The politicization of governmental, industry and social institutions is a growing concern. Widespread distrust in institutions is straining social order and undermining the stability of American society. Unfortunately, the Financial Accounting Standards Board (FASB) has decided to risk its credibility by proposing tax-disclosure requirements that serve the interests of politicians rather than the investors it exists to inform.

The FASB is a private sector, non-profit organization that develops financial accounting and reporting standards used by organizations that adhere to the Generally Accepted Accounting Principles (GAAP). It is recognized by the U.S. Securities and Exchange Commission as the accounting standard setter for public companies, giving its standards the force of law. Its mission is “to establish and improve financial accounting and reporting standards to provide useful information to investors.”

The proposed changes to international tax disclosures undermine that mission.

The new rules would require businesses to provide jurisdiction-by-jurisdiction reporting of effective income tax rates. However, this information would come with no context to render it beneficial to investors. After all, similar effective tax rates between two or more jurisdictions can reflect very different tax strategies and cash-flow risks, and those political and economic environments need to have nothing in common. To the typical investor, the proposed disclosures are thus more noise than signal.

It’s important to remember that the purpose of these disclosures is only to provide investors with decision-useful information. Imposing significant compliance costs to accommodate disclosure requirements that fail to benefit investors is not within the scope of the FASB’s or SEC’s authority.

If not to benefit investors, for what purpose are the updated disclosure rules being considered? It seems noteworthy that some congressional Democrats, including Bernie Sanders and Elizabeth Warren, have authored multiple letters to FASB urging that GAAP rules be updated to their benefit. Specifically, they argue that the additional tax disclosures “will inform future policy debates and lead to better outcomes.”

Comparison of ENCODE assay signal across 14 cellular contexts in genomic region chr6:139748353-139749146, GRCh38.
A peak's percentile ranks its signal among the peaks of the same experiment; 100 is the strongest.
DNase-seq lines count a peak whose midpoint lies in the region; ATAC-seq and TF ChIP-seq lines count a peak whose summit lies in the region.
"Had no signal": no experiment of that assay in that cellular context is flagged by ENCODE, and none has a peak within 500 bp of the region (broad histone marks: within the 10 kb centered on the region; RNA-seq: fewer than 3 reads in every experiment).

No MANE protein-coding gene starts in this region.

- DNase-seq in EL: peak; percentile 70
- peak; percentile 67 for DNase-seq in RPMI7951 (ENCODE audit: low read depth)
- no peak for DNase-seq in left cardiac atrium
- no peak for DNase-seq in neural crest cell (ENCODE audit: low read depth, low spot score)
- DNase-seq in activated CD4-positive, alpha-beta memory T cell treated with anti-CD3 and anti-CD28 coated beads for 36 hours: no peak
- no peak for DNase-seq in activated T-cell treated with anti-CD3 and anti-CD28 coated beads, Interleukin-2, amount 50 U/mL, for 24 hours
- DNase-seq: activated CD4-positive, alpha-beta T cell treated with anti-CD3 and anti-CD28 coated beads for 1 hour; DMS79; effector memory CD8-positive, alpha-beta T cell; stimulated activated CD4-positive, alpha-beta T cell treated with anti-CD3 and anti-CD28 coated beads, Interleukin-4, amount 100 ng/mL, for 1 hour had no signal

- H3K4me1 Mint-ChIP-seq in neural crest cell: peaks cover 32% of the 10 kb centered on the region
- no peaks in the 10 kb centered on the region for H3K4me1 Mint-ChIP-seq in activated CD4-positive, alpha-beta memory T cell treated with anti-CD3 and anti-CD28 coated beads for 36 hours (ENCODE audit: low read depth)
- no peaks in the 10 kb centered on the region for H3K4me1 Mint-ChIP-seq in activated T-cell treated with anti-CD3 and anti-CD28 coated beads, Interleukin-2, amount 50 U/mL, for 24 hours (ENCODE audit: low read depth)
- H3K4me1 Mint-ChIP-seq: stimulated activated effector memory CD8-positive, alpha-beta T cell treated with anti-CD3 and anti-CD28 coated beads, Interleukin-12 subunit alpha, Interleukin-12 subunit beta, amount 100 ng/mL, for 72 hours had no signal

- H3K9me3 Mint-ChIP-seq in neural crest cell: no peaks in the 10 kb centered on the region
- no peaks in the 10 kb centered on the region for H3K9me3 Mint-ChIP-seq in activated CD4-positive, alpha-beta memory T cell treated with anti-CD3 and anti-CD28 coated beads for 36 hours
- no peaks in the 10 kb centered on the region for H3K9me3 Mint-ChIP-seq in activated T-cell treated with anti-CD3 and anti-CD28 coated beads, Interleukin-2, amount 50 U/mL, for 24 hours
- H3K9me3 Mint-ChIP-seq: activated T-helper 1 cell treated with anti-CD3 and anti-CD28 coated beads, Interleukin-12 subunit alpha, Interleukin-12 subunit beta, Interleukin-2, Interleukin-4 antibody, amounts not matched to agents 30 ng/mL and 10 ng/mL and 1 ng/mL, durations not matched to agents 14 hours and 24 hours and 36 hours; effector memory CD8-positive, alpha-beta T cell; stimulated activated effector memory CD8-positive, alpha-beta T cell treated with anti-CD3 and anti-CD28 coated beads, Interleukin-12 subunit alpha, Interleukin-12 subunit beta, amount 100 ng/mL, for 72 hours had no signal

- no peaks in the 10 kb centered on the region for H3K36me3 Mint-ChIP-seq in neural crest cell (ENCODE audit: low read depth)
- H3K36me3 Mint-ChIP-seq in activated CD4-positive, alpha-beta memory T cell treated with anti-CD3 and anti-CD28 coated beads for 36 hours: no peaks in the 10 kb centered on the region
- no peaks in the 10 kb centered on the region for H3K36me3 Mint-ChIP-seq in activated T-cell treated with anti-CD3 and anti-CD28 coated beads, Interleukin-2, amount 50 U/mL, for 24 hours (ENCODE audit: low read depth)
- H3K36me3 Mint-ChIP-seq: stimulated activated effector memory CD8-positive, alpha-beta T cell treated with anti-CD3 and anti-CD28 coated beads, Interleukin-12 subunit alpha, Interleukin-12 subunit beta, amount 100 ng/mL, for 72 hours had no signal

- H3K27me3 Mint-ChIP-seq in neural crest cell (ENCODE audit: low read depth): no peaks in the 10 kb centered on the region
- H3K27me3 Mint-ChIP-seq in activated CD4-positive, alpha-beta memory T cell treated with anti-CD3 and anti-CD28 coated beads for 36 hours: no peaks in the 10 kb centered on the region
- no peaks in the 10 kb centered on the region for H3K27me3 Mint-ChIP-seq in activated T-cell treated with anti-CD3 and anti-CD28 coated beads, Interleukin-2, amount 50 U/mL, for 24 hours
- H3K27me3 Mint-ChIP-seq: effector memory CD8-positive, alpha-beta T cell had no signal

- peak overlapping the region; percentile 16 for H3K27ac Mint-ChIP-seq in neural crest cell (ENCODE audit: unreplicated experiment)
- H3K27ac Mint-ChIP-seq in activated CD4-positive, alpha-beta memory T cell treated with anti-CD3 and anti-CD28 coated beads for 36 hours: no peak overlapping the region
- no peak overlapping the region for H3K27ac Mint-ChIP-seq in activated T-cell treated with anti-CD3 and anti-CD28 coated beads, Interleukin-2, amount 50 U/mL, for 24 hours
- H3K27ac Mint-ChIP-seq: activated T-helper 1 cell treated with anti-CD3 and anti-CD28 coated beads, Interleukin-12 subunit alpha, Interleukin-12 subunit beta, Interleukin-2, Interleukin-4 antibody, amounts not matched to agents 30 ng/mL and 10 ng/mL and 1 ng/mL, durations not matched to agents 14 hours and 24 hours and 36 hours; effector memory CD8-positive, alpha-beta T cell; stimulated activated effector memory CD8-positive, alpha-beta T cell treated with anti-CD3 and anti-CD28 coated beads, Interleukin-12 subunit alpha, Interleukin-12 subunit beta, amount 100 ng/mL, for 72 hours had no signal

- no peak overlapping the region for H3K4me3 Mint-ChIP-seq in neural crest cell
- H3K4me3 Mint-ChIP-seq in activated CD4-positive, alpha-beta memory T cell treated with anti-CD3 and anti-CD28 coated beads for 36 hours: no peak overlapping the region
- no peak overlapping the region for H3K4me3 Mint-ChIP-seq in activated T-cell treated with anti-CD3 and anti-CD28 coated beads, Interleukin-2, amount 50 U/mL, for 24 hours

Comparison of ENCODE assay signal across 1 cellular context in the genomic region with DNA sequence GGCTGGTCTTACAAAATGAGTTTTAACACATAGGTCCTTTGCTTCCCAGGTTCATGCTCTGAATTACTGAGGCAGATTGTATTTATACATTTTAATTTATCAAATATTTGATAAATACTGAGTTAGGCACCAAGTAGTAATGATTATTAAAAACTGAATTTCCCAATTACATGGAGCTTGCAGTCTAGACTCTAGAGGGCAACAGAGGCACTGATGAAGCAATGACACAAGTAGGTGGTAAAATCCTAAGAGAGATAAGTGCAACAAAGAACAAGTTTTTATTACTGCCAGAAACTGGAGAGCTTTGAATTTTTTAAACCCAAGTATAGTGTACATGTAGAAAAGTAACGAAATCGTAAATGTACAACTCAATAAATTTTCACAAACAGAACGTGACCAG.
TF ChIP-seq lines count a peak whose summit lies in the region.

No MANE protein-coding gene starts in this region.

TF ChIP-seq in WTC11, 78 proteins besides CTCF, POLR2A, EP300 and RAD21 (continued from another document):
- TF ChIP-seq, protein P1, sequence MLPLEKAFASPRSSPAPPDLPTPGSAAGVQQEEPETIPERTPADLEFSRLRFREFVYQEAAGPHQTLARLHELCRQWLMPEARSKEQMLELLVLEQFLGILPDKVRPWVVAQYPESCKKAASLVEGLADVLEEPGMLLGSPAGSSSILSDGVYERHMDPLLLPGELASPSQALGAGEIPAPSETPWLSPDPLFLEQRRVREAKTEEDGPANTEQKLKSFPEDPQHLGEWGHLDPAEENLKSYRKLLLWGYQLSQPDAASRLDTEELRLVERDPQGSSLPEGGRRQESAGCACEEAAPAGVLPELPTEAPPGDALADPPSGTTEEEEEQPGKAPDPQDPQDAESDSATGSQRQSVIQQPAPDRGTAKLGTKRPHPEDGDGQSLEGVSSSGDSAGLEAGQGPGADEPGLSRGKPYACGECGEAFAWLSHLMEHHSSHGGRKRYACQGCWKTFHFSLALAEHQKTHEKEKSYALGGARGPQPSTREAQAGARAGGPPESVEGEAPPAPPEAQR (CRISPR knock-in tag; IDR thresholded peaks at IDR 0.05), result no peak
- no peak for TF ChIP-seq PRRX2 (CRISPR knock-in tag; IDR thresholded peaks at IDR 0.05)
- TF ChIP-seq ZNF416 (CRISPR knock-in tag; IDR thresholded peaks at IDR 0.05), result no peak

This is an open admission that FASB is being pressured to serve political interests. But what “better outcomes” do they even have in mind? Higher taxes, of course. They favorably cite the efforts of the G-20, which has pushed the Organisation for Economic Co-operation and Development to form a global tax cartel aimed at harmonizing tax rates by intimidating and punishing low-tax jurisdictions.

Far from benefiting investors as some congressional Democrats claim, the new disclosure requirements would disadvantage U.S. firms and harm shareholders compared to their international competitors. It would provide foreign tax collectors, including those in jurisdictions with competing state-owned enterprises, an irresistible opportunity to craft rules aimed specifically at extracting profits from U.S.-owned firms.

The threat of abusive or inappropriate use of taxpayer data is why nations typically require tax information exchange agreements with specific protocols governing the use of taxpayer information before such data can be demanded by foreign tax authorities. Unilaterally imposing requirements on U.S. firms to broadcast this information not only obliterates these protections but does so in an uncompetitive, one-sided fashion.

It’s not unusual for the FASB to be responsive to government requests from the SEC, which has statutory authority to set requirements for financial statements but has chosen since the FASB’s establishment in 1973 to rely on the accounting industry to maintain those standards. However, the purpose of those requests was ostensibly to clarify or improve reporting standards for the benefit of investors, per FASB’s mission. The new tax disclosure rules would have the opposite effect. 

The FASB should not succumb to political pressure to serve the interests of tax hikers. The proposed requirements for jurisdiction-by-jurisdiction reporting should be withdrawn.